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Anthony Tanney of Falcon Chambers Freelance

Property Week

Stories by this contributor.

  • A case approach to the right of re-entry

    25 June 1999

    Peaceable re-entry The Lomax case demonstrated that an administration petition doesn't restrict peaceable re-entry for landlords Landlords should note that not all 'self-help' remedies are given such a lenient treatment by the insolvency legislationIn Re Lomax Leisure Ltd (The Times, 4 May, Neuberger J), the case turned on whether a landlord could end a lease by peaceable re-entry after presenting to court a petition for an administration order against a compan

  • Taking the sting out of lease renewals

    30 April 1999

    Evidence in lease renewals The permitted user, frequency of rent review and the length of term may have an impact on rent to be paid under a new tenancy Many county court judges are unfamiliar with the jargon used by valuers: language used by experts should be simple, clear and intelligible

  • If the cap fits, how much will it cost?

    1 April 1999

    Quantifying lenders' damages Valuers' maximum liability was capped in South Australia Asset Management Corporation v York Montagu (SAAMCO) However, Platform Home Loans v Oyston tips the scales slightly back in the lender's favour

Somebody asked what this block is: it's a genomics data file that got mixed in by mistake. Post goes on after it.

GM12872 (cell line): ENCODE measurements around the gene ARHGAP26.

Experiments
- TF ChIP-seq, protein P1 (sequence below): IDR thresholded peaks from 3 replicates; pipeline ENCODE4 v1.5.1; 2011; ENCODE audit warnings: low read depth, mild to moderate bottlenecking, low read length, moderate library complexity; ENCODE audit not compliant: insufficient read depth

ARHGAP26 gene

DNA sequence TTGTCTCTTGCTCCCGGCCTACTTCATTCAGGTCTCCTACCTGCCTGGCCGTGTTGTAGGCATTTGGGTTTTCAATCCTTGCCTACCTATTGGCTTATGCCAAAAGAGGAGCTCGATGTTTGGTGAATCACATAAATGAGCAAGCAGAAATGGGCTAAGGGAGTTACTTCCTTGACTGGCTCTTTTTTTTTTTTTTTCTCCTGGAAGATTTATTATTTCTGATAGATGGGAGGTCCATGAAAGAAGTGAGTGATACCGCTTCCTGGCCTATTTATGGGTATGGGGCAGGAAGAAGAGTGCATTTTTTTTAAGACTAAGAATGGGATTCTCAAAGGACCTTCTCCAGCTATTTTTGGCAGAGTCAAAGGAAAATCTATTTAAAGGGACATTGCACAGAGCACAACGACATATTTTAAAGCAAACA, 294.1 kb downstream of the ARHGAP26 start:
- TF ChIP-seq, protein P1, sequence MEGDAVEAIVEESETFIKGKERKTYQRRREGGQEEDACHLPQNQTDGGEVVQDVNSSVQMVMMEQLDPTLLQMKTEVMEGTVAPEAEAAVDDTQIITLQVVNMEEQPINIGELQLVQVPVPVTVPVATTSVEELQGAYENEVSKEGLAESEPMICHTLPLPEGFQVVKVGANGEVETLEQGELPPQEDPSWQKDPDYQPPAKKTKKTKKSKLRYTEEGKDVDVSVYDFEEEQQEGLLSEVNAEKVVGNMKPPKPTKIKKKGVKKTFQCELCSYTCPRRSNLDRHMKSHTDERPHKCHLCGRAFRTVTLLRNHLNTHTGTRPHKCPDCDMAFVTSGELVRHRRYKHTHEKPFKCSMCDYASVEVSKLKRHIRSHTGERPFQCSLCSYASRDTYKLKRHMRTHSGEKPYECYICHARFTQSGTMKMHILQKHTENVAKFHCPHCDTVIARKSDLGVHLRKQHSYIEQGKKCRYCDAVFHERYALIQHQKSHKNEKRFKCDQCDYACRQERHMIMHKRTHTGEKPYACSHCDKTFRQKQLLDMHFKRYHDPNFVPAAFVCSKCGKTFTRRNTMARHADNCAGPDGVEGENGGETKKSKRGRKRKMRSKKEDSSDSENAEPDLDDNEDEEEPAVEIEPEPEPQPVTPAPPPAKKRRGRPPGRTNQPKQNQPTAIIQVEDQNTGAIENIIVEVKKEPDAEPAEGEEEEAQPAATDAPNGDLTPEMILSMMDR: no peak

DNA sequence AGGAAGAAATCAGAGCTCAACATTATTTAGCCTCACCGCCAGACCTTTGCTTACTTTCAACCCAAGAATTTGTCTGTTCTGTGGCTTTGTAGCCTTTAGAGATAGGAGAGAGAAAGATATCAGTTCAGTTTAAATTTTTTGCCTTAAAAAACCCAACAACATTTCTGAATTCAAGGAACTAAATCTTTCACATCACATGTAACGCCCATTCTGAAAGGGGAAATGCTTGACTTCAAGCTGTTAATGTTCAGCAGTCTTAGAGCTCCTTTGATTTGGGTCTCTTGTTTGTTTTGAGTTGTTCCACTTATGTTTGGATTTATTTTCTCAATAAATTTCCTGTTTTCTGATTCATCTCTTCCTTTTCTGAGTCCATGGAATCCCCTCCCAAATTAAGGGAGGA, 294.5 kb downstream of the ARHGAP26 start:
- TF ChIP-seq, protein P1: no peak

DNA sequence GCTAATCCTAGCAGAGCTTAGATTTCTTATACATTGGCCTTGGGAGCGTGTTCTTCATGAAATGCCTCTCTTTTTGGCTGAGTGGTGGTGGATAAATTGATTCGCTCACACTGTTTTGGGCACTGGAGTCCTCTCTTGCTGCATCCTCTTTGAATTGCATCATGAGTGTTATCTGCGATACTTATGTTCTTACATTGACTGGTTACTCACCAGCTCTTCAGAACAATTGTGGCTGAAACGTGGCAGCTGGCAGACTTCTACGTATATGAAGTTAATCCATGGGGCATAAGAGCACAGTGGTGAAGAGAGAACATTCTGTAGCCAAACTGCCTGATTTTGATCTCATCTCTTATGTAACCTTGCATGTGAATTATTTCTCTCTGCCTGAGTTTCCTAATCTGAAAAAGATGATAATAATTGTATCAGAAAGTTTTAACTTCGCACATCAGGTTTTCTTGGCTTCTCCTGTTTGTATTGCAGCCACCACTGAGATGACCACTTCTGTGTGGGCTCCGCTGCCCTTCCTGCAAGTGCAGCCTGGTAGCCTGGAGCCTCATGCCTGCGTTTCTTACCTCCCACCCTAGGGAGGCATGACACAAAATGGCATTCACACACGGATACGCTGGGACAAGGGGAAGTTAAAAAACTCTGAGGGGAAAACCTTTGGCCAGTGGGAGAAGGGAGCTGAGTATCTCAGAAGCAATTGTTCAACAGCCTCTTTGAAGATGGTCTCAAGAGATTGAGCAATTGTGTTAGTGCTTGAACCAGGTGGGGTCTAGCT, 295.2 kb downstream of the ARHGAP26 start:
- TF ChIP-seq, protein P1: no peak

• Kleinwort Benson: a catch-22 decision?

    12 March 1999

    Recovery of money paid under a mistake Before the Kleinwort Benson case, it was believed that payments to a landlord made under a mistake of law could not be recovered by tenants The law is now clear, but as the subsequent Nurdin & Peacock case shows, there are still points that need to be resolved The effect of the landmark House of Lords decision in Kleinwort Benson v Leicester City Council (1998, 3 WLR 1095) on the possibility of recovering overpayment of se

  • Making hearsay into admissible evidence

    5 February 1999

    Hearsay and the expert's view The Civil Evidence Act 1995 made hearsay admissible in civil proceedings, thus allowing an expert witness to refer to information acquired from professional sources However, hearsay is not admissible evidence in criminal courts, where an expert witness's opinion must still be proved by non-hearsay facts


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